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July 23, 2006
Kosovo Talks Begin, Seven Years Later

Talks on the status of Kosovo, the breakaway Serbian province in its south, will finally begin in a few hours seven years after NATO intervention forced the Serbian army to withdraw:

Formal talks to decide the future status of Kosovo begin in Vienna on Monday involving political leaders from Serbia and Kosovo itself.

Kosovo, technically still part of Serbia, has been run by the international community since the end of the war in 1999.

These are the most important talks over its future since Nato bombing forced the Serb army out in 1999.

They are being brokered by United Nations Special Envoy Martti Ahtisaari.

People claim that the Bush administration had no plan for Iraq, but we helped the Iraqis form a representative government and held three national elections in less than half the time that the United Nations has sat on Kosovo. After bombing the Serbian army and forcing them to withdraw, the UN did nothing to address the status of the Kosovars for seven long years. In that time, ethnic violence has claimed the lives of dozens as the Serbs and the ethnic Albanians both jockey for position and power in advance of the talks.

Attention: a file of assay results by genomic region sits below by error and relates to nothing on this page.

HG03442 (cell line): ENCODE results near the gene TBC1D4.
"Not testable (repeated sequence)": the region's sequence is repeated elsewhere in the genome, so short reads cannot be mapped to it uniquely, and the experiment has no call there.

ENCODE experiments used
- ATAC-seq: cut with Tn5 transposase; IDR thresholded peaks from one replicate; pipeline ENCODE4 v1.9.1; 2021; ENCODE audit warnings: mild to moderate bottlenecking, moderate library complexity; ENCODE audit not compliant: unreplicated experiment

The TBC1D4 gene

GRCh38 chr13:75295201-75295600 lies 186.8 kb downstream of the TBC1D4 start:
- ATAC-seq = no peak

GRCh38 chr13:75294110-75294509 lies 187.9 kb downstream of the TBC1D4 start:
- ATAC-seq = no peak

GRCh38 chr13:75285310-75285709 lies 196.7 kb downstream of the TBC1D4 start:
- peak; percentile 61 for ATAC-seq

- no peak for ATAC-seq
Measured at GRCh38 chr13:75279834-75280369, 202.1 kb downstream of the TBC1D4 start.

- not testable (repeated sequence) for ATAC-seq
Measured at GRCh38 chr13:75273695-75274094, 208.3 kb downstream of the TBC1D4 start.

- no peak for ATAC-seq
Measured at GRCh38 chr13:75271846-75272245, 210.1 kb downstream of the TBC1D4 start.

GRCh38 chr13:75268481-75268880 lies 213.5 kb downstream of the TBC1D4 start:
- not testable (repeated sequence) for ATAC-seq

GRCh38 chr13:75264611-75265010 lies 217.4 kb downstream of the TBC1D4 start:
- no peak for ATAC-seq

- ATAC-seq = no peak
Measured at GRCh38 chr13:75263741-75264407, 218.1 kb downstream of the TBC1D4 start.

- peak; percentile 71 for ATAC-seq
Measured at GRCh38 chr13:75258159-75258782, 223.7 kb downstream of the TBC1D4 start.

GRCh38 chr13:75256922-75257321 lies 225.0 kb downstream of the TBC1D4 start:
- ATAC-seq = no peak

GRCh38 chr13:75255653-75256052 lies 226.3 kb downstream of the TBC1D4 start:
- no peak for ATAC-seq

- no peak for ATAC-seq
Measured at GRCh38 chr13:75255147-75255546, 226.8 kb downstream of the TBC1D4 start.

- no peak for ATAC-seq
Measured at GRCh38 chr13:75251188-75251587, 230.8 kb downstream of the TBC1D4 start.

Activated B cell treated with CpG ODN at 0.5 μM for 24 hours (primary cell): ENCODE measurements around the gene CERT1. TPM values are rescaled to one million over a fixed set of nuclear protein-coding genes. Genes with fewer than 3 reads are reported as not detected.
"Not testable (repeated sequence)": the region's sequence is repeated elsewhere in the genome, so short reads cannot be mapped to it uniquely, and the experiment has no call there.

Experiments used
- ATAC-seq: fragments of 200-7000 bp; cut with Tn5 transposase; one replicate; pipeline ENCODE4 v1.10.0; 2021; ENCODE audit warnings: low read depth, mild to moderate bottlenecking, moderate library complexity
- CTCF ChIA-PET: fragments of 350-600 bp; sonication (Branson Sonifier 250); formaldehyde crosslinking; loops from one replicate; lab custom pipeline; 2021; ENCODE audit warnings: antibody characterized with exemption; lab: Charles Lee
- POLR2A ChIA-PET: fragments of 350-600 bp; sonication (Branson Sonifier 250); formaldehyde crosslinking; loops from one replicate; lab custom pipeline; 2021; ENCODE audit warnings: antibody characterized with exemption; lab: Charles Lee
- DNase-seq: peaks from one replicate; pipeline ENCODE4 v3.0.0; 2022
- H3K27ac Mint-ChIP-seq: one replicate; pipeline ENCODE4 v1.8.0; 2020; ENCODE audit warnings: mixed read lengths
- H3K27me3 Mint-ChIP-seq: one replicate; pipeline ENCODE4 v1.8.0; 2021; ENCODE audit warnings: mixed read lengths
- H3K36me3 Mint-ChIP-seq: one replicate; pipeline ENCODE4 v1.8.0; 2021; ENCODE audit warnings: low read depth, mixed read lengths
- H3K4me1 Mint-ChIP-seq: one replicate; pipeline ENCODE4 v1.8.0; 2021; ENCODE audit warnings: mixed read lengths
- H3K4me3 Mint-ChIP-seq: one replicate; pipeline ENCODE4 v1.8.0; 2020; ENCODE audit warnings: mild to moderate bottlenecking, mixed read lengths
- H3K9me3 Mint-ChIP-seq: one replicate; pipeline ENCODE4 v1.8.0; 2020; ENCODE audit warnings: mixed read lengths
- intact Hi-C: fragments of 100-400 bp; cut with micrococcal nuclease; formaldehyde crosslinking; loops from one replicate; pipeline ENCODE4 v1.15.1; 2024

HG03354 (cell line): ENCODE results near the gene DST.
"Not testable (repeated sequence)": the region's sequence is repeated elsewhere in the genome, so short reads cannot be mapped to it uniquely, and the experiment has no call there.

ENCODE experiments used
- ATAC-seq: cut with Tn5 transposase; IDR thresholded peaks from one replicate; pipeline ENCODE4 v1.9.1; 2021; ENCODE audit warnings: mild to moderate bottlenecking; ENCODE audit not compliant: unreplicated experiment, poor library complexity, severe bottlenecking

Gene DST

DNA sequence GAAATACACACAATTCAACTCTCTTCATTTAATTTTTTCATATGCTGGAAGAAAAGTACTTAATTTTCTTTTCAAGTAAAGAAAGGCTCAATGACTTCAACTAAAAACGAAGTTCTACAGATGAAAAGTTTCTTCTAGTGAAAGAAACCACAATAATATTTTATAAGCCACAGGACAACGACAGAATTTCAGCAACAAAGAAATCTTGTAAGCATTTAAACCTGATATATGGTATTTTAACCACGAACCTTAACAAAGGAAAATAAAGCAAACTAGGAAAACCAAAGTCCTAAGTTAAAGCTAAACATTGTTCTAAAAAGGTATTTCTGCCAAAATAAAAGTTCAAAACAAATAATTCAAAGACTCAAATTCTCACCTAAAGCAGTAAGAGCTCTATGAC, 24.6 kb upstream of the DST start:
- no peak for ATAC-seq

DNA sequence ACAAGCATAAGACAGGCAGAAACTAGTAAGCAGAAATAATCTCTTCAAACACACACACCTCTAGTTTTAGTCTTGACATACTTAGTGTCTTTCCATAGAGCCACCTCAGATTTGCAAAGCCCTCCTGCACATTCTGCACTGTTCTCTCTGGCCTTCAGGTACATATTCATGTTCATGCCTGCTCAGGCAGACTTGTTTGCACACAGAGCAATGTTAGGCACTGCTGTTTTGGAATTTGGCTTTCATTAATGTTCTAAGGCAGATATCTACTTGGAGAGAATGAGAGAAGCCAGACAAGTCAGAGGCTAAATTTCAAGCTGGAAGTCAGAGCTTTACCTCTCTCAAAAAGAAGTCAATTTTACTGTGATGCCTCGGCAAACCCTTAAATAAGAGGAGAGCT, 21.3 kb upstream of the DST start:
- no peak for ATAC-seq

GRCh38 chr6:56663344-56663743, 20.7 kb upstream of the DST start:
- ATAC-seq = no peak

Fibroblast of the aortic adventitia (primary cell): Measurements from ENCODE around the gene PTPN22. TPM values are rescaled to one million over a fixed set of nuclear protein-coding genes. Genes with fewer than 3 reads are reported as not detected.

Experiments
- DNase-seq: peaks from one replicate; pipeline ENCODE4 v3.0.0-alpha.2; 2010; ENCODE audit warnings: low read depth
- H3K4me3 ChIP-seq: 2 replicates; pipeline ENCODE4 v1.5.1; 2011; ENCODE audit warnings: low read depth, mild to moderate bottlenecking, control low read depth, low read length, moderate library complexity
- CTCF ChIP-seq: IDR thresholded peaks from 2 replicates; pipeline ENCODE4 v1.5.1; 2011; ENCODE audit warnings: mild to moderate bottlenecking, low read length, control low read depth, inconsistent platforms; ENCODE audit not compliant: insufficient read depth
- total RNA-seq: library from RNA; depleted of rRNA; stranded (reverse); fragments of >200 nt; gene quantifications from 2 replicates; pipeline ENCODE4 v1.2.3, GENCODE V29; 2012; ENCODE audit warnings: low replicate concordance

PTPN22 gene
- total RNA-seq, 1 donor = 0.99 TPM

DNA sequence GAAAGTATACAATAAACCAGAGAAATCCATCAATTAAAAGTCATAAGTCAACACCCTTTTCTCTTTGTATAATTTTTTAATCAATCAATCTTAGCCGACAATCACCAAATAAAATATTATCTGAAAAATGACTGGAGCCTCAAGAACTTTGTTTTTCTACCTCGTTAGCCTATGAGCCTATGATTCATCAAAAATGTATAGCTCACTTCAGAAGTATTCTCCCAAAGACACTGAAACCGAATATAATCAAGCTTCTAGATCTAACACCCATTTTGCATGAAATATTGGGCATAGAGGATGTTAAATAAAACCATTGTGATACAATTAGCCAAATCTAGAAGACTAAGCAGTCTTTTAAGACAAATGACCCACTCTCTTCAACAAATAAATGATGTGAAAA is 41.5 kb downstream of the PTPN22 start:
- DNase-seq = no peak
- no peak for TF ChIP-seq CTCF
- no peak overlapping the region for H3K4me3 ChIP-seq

In fact, NATO has just beefed up its forces, which tells everyone that they expect violence to escalate once again.

This demonstrates why the UN has little use in actual problem resolution. The UN "solution" to every crisis is to enforce the status quo, even if that means no solution at all. It should have never taken seven years just to get started on a resolution to the Kosovo question.

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Posted by Ed Morrissey at July 23, 2006 10:33 PM

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